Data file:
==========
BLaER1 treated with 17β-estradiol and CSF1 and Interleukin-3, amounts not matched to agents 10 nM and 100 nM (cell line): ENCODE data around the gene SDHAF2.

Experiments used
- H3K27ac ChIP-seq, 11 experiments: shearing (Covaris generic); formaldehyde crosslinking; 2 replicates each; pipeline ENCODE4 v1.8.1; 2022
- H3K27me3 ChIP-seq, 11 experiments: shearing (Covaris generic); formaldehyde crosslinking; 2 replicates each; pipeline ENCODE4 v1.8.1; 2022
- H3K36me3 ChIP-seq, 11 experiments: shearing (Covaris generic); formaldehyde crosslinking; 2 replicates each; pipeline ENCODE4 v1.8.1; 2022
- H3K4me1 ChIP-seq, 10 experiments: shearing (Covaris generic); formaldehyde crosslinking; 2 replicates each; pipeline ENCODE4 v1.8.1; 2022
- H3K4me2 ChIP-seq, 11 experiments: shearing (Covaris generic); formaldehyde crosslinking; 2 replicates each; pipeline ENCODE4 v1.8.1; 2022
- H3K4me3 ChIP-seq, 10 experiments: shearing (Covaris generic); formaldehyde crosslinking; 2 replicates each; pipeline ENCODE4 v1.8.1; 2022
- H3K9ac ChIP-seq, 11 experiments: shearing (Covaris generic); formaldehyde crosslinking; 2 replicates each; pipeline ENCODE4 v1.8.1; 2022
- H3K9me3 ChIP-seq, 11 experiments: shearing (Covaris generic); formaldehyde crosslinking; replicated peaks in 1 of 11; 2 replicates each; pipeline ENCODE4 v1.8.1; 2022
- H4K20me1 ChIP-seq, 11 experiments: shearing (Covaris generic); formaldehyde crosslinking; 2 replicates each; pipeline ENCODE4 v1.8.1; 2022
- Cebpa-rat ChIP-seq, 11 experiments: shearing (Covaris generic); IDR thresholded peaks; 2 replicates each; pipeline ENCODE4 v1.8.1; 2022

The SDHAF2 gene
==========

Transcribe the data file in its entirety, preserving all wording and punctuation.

BLaER1 treated with 17β-estradiol and CSF1 and Interleukin-3, amounts not matched to agents 10 nM and 100 nM (cell line): ENCODE data around the gene SDHAF2.

Experiments used
- H3K27ac ChIP-seq, 11 experiments: shearing (Covaris generic); formaldehyde crosslinking; 2 replicates each; pipeline ENCODE4 v1.8.1; 2022
- H3K27me3 ChIP-seq, 11 experiments: shearing (Covaris generic); formaldehyde crosslinking; 2 replicates each; pipeline ENCODE4 v1.8.1; 2022
- H3K36me3 ChIP-seq, 11 experiments: shearing (Covaris generic); formaldehyde crosslinking; 2 replicates each; pipeline ENCODE4 v1.8.1; 2022
- H3K4me1 ChIP-seq, 10 experiments: shearing (Covaris generic); formaldehyde crosslinking; 2 replicates each; pipeline ENCODE4 v1.8.1; 2022
- H3K4me2 ChIP-seq, 11 experiments: shearing (Covaris generic); formaldehyde crosslinking; 2 replicates each; pipeline ENCODE4 v1.8.1; 2022
- H3K4me3 ChIP-seq, 10 experiments: shearing (Covaris generic); formaldehyde crosslinking; 2 replicates each; pipeline ENCODE4 v1.8.1; 2022
- H3K9ac ChIP-seq, 11 experiments: shearing (Covaris generic); formaldehyde crosslinking; 2 replicates each; pipeline ENCODE4 v1.8.1; 2022
- H3K9me3 ChIP-seq, 11 experiments: shearing (Covaris generic); formaldehyde crosslinking; replicated peaks in 1 of 11; 2 replicates each; pipeline ENCODE4 v1.8.1; 2022
- H4K20me1 ChIP-seq, 11 experiments: shearing (Covaris generic); formaldehyde crosslinking; 2 replicates each; pipeline ENCODE4 v1.8.1; 2022
- Cebpa-rat ChIP-seq, 11 experiments: shearing (Covaris generic); IDR thresholded peaks; 2 replicates each; pipeline ENCODE4 v1.8.1; 2022

The SDHAF2 gene